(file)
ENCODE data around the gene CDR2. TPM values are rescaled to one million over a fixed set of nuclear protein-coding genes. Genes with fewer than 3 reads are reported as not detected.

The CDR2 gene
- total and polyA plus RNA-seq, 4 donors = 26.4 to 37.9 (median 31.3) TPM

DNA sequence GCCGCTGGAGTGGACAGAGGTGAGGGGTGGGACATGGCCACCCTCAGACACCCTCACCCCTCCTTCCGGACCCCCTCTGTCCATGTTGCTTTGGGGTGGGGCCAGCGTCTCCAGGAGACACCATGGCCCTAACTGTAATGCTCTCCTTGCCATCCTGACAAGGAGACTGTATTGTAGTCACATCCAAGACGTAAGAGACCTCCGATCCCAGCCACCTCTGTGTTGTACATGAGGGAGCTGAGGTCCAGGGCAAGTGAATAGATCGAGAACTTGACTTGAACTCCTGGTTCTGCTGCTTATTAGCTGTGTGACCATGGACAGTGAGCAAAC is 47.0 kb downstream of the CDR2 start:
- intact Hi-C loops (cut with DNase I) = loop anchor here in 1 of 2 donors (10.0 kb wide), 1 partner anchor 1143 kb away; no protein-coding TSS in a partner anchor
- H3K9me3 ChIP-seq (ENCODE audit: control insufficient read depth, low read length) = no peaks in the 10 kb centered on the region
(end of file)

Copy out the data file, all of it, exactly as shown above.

ENCODE data around the gene CDR2. TPM values are rescaled to one million over a fixed set of nuclear protein-coding genes. Genes with fewer than 3 reads are reported as not detected.

The CDR2 gene
- total and polyA plus RNA-seq, 4 donors = 26.4 to 37.9 (median 31.3) TPM

DNA sequence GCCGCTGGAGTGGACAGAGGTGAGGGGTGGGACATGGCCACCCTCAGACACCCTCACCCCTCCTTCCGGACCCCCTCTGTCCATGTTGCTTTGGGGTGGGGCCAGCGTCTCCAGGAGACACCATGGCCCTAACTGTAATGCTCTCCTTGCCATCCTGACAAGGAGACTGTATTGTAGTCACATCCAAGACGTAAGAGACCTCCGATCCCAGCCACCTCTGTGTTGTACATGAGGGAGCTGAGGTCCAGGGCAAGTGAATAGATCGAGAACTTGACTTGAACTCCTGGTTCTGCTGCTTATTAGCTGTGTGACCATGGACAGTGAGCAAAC is 47.0 kb downstream of the CDR2 start:
- intact Hi-C loops (cut with DNase I) = loop anchor here in 1 of 2 donors (10.0 kb wide), 1 partner anchor 1143 kb away; no protein-coding TSS in a partner anchor
- H3K9me3 ChIP-seq (ENCODE audit: control insufficient read depth, low read length) = no peaks in the 10 kb centered on the region